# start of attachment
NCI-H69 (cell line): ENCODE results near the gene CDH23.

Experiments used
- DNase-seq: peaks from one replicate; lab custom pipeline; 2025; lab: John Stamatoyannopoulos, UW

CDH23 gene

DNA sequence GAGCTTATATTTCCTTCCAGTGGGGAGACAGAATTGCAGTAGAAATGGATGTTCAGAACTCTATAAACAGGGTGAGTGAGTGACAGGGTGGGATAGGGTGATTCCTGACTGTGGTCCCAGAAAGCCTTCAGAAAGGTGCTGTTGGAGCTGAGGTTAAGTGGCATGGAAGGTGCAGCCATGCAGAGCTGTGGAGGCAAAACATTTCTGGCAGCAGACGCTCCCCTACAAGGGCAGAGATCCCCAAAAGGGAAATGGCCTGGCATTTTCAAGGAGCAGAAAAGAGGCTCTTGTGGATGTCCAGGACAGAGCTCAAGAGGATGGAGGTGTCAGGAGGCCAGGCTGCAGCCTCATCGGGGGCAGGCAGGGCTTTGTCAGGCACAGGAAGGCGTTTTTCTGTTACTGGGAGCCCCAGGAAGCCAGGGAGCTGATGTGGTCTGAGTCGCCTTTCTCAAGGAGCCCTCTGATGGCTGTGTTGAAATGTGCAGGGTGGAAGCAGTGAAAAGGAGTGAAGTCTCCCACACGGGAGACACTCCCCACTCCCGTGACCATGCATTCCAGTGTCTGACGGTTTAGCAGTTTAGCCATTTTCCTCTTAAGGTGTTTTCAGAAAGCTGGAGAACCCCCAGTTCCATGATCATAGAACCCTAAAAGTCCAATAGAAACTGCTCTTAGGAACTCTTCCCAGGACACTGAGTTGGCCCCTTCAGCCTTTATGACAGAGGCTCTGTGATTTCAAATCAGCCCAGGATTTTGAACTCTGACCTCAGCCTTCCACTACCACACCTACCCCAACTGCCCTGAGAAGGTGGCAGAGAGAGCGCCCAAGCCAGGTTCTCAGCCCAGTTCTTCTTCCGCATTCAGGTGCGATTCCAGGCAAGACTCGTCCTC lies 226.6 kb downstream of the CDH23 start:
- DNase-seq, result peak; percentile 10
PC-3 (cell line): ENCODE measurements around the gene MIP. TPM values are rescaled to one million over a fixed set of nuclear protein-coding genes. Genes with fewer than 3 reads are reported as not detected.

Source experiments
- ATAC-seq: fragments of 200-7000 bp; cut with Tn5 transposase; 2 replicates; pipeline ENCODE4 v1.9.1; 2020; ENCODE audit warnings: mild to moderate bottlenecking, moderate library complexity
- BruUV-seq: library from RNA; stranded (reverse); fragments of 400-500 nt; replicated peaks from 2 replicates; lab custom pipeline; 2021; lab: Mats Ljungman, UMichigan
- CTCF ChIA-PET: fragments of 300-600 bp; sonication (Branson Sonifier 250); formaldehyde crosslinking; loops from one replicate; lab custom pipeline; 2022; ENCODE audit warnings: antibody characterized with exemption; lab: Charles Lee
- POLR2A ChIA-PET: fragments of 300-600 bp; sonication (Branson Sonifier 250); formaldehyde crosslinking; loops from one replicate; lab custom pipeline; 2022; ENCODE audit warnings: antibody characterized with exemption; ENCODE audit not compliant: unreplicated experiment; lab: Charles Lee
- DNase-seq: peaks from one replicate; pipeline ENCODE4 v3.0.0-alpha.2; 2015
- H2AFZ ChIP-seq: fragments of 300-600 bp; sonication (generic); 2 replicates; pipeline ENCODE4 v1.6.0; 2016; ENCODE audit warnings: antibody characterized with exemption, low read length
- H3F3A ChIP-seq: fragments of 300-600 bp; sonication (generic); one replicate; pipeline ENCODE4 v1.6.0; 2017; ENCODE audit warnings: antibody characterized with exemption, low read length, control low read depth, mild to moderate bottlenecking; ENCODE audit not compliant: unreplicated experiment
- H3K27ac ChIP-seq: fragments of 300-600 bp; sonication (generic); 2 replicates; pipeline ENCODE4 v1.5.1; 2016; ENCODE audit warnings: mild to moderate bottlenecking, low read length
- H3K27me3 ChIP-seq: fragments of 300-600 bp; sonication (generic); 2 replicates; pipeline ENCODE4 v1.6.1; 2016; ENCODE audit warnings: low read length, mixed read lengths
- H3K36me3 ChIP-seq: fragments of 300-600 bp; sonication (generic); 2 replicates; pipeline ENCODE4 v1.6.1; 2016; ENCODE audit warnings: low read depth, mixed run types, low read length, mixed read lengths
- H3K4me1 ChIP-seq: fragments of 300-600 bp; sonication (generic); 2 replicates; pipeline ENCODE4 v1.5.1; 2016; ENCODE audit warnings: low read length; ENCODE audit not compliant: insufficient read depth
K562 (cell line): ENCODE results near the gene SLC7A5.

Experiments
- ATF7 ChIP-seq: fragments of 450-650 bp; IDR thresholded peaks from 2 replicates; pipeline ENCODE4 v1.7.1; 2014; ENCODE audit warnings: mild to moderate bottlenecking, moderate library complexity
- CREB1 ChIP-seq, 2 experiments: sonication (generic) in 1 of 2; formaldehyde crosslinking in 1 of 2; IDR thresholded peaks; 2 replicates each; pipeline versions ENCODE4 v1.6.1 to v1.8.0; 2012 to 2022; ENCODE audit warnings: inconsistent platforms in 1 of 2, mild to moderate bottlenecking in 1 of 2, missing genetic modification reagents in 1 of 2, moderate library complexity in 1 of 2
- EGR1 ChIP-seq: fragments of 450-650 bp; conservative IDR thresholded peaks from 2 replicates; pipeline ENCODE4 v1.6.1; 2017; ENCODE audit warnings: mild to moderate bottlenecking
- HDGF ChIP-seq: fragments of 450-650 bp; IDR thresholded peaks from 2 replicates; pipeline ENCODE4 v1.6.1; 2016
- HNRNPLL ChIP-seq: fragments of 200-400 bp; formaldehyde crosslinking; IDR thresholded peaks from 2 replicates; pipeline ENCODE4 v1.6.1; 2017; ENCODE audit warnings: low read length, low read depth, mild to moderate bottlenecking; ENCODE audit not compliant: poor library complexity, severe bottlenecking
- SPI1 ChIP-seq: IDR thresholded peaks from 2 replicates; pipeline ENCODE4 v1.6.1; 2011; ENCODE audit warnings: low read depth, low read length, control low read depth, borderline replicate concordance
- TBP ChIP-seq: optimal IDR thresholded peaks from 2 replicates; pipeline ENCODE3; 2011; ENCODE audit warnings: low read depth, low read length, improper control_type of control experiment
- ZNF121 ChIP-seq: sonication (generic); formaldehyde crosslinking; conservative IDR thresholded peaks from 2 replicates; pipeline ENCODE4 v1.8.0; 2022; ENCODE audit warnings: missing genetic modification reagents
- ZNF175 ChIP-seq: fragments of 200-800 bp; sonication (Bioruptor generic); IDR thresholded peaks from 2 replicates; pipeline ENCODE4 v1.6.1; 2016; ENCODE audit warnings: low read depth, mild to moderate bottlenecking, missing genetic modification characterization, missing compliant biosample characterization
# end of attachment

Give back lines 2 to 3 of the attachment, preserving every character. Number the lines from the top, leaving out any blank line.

Experiments used
- DNase-seq: peaks from one replicate; lab custom pipeline; 2025; lab: John Stamatoyannopoulos, UW